Rock Band 3 contains plenty of new content even without Pro Mode. For starters, there’s an entirely new instrument: keyboards. Though keys really work best in Pro Mode, they’re actually plenty of fun in standard gameplay as well. We originally feared that they might feel like little more than a guitar without a strum bar, but playing the piano peripheral provides an entirely new tactile experience. Keyboard-heavy songs like The Sounds’ “Living In America” wouldn’t be nearly as satisfying on a guitar (though you could actually use one to play the piano part if you really wanted).
The career mode has also been overhauled. Now absolutely everything you do contributes to a laundry list of ambient challenges, all of which earn you fans and progress the familiar but completely endearing “rise to fame” storyline. Many of the challenges feel either empty or impossible, but they do provide us with plenty to do. Besides, the real heart of the career mode are the Road Challenges – though that’s not immediately apparent since they’re annoyingly buried among the much drier stat-based challenges.
Road Challenges are essentially shorter, more discrete versions of the other games’ World Tour: travel from city to city, play songs to earn stars (and tackle optional challenges for bonus stars), and gradually unlock cutscenes that chronicle your custom band’s rock ’n’ roll success story. The new approach really doesn’t change much, but it retains the sincere sense of ownership and progression we got from the previous games’ “build your own narrative” style, so we really can’t complain.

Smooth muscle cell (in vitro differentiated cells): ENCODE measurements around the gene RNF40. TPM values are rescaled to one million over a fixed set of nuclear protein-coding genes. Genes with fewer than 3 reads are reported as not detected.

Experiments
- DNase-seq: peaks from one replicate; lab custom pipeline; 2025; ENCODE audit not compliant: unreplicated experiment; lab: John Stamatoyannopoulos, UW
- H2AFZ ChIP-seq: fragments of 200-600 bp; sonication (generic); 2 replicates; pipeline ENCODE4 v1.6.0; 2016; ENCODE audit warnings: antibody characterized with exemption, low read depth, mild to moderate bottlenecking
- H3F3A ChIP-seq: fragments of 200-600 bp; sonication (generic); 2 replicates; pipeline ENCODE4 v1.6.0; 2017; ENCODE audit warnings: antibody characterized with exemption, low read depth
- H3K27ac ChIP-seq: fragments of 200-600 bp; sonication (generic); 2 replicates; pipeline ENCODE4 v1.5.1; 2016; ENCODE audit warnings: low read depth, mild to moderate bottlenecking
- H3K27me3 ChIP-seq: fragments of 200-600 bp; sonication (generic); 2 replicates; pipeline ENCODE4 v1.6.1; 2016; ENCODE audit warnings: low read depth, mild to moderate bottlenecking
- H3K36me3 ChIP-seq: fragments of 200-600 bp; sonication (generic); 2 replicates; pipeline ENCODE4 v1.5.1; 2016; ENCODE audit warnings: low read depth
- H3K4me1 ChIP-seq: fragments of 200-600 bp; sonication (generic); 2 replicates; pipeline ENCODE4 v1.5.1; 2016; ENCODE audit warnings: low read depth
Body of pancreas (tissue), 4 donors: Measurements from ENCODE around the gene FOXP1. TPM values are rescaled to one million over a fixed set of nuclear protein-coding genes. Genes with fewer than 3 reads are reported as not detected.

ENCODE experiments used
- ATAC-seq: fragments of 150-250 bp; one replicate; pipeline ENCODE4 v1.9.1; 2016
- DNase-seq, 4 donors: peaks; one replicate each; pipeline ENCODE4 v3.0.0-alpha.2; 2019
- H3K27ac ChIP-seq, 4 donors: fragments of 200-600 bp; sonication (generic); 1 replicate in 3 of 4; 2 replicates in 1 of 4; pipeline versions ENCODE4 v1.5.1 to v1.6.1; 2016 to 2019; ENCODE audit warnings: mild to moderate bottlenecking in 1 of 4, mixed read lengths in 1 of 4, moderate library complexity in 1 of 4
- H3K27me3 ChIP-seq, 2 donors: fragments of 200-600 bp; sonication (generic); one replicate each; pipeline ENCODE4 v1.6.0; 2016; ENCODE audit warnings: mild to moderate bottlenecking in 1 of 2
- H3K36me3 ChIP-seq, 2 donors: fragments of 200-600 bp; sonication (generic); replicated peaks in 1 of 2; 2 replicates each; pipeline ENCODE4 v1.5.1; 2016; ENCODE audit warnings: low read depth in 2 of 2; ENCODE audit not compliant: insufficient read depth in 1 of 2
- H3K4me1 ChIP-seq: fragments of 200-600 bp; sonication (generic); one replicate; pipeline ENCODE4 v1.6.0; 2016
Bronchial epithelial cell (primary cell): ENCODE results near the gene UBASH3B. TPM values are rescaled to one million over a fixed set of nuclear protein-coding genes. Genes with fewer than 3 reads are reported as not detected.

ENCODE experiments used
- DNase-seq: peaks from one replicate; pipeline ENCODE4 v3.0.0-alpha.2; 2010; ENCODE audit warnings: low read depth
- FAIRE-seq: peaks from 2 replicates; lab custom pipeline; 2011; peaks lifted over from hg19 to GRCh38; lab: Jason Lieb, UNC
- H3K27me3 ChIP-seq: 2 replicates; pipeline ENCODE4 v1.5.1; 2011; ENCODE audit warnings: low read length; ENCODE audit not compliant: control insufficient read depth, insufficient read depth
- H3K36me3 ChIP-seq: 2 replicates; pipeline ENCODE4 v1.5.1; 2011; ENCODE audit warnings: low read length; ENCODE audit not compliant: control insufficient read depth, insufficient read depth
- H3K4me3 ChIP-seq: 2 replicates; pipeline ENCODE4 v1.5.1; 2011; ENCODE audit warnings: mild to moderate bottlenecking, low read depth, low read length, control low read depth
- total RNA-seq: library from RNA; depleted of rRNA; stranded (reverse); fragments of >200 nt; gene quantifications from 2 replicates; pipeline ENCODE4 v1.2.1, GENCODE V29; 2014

Then there are a few less glamorous but incredibly helpful changes to the interface. The game liberally borrows the convenient drop-in, drop-out features of Guitar Hero 5’s Party Play mode while adding an “overshell” that gives each player dedicated control over his individual options. The result is the most useable and intuitive multiplayer interface ever in a rhythm gave. (Word of advice, though: When playing with friends, stick to the standard gameplay so everyone can keep up. Seriously.)
Finally there’s the lovingly curated track list, where Harmonix’s genuine passion for music really shines through. The game offers plenty of chart-toppers and big name acts like Queen and The Doors, but we actually found the lesser-known tracks from bands like Rilo Kiley and The Smiths stuck in our heads even more often. Every song fits the game perfectly, not only because it’s a blast to play but because it’s a joy to listen to. The songs really help to make the whole experience special, and we adore Harmonix for choosing so well.
Truthfully, the entire game feels like a defiantly kickass celebration of music. Combined with the complete success and undeniable innovation of Pro Mode, how could anyone resist Rock Band 3?
Oct 26, 2010